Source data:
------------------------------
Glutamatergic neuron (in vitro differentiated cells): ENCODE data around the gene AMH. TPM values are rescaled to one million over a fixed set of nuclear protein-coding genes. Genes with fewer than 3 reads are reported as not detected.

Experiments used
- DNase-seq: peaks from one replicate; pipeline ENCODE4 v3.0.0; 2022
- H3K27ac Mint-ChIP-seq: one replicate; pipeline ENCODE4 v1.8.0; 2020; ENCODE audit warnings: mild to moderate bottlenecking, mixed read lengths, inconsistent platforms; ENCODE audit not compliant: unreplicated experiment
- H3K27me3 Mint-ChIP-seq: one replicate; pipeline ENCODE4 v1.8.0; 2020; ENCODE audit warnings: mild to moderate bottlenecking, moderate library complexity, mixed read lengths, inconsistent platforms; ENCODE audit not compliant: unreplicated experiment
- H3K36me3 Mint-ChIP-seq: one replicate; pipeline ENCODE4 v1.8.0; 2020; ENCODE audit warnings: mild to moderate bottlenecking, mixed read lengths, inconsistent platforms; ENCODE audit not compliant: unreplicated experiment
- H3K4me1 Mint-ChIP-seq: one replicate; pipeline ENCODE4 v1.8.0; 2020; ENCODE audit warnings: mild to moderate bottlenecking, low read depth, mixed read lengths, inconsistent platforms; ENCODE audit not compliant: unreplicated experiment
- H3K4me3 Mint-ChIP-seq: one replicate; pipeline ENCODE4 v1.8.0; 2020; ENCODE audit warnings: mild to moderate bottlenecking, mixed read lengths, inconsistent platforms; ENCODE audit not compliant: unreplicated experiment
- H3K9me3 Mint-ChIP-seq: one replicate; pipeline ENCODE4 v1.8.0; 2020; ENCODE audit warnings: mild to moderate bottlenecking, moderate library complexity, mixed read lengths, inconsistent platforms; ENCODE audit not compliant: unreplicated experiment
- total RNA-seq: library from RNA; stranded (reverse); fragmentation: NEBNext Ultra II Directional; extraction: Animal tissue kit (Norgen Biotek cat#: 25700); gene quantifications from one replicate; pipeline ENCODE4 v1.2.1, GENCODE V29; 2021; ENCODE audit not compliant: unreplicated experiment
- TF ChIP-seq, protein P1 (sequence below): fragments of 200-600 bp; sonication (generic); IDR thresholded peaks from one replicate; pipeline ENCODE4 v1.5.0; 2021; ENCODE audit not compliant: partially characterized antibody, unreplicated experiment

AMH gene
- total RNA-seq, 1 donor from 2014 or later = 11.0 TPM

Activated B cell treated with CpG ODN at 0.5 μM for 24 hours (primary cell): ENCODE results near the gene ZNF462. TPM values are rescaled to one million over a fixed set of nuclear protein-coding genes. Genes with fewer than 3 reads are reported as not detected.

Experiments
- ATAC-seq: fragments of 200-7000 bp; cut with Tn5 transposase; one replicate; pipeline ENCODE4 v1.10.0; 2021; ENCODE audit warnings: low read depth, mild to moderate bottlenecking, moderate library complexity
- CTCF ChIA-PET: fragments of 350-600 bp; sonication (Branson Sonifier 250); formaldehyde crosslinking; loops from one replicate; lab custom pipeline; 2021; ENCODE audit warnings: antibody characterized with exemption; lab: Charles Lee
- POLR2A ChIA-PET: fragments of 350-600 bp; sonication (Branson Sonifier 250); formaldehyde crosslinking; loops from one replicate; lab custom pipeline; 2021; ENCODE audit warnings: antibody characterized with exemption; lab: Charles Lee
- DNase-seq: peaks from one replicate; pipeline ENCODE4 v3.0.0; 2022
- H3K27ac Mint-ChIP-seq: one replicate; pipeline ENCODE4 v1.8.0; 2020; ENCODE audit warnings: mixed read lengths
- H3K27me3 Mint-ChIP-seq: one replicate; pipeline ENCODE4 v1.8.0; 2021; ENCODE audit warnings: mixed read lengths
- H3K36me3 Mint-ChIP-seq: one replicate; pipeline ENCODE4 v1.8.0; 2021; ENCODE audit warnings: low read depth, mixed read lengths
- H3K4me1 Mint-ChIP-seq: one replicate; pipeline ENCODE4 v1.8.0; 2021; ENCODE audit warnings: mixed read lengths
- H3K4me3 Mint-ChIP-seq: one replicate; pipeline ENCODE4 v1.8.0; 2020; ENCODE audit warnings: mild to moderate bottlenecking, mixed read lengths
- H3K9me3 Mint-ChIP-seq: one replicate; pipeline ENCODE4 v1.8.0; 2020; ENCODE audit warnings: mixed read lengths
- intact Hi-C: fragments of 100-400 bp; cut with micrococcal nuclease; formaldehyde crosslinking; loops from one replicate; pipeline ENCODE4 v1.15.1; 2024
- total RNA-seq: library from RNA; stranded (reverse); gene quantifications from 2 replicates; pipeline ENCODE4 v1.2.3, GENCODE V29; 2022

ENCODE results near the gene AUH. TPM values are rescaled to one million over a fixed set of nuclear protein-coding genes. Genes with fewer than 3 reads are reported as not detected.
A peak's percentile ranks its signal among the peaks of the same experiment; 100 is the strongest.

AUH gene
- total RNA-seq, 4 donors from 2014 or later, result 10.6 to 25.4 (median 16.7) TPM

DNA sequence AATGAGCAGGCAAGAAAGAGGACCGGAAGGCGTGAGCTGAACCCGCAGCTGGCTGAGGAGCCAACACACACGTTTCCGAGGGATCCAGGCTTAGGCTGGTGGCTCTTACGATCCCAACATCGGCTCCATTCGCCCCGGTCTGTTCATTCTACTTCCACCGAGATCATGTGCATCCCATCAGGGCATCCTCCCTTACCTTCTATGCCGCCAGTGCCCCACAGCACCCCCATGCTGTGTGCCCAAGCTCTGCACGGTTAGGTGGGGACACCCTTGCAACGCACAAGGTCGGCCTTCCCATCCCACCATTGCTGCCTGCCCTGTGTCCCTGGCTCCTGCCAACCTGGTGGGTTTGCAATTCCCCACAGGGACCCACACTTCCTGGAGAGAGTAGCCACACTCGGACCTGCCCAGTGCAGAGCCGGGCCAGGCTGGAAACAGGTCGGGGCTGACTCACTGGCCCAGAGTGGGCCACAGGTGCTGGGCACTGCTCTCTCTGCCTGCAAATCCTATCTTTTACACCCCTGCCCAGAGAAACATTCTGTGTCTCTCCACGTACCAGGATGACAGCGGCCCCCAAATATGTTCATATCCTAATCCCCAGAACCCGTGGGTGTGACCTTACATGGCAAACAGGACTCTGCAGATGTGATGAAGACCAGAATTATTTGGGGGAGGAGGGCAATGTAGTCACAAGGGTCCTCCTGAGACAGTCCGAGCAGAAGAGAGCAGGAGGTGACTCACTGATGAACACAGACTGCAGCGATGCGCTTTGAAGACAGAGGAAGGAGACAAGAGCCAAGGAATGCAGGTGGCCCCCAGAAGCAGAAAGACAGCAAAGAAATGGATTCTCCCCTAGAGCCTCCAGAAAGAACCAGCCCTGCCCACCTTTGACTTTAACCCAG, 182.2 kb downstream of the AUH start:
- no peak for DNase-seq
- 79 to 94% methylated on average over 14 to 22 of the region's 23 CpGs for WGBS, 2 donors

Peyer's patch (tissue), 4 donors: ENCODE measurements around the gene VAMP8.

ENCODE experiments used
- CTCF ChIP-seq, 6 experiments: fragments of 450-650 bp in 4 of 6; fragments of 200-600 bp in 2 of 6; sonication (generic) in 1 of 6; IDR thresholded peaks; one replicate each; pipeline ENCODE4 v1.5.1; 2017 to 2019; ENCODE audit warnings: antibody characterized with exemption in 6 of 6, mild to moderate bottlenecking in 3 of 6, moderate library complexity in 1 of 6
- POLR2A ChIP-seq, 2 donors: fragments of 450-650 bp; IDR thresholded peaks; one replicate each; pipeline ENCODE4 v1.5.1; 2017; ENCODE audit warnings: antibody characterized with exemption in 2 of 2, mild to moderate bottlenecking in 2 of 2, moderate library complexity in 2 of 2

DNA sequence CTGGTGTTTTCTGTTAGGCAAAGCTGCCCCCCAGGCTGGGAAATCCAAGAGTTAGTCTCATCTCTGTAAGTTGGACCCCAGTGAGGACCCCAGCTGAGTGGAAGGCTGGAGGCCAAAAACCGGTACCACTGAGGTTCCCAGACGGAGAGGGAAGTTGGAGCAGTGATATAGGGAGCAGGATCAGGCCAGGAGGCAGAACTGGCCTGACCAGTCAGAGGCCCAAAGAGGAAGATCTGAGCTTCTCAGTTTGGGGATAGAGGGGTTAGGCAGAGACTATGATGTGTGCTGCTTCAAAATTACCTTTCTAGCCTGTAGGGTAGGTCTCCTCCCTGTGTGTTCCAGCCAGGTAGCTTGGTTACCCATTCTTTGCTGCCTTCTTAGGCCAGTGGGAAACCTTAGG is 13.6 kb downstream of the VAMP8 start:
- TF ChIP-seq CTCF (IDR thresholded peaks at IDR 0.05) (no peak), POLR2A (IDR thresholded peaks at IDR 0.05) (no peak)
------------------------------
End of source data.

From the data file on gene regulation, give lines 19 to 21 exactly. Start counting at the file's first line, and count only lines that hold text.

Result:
- DNase-seq: peaks from one replicate; pipeline ENCODE4 v3.0.0; 2022
- H3K27ac Mint-ChIP-seq: one replicate; pipeline ENCODE4 v1.8.0; 2020; ENCODE audit warnings: mixed read lengths
- H3K27me3 Mint-ChIP-seq: one replicate; pipeline ENCODE4 v1.8.0; 2021; ENCODE audit warnings: mixed read lengths